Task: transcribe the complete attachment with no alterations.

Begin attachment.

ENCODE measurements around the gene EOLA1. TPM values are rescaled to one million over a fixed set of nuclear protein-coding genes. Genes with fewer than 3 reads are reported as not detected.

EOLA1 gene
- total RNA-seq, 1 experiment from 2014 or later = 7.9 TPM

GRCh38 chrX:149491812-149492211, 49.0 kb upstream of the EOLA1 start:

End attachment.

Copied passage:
ENCODE measurements around the gene EOLA1. TPM values are rescaled to one million over a fixed set of nuclear protein-coding genes. Genes with fewer than 3 reads are reported as not detected.

EOLA1 gene
- total RNA-seq, 1 experiment from 2014 or later = 7.9 TPM

GRCh38 chrX:149491812-149492211, 49.0 kb upstream of the EOLA1 start: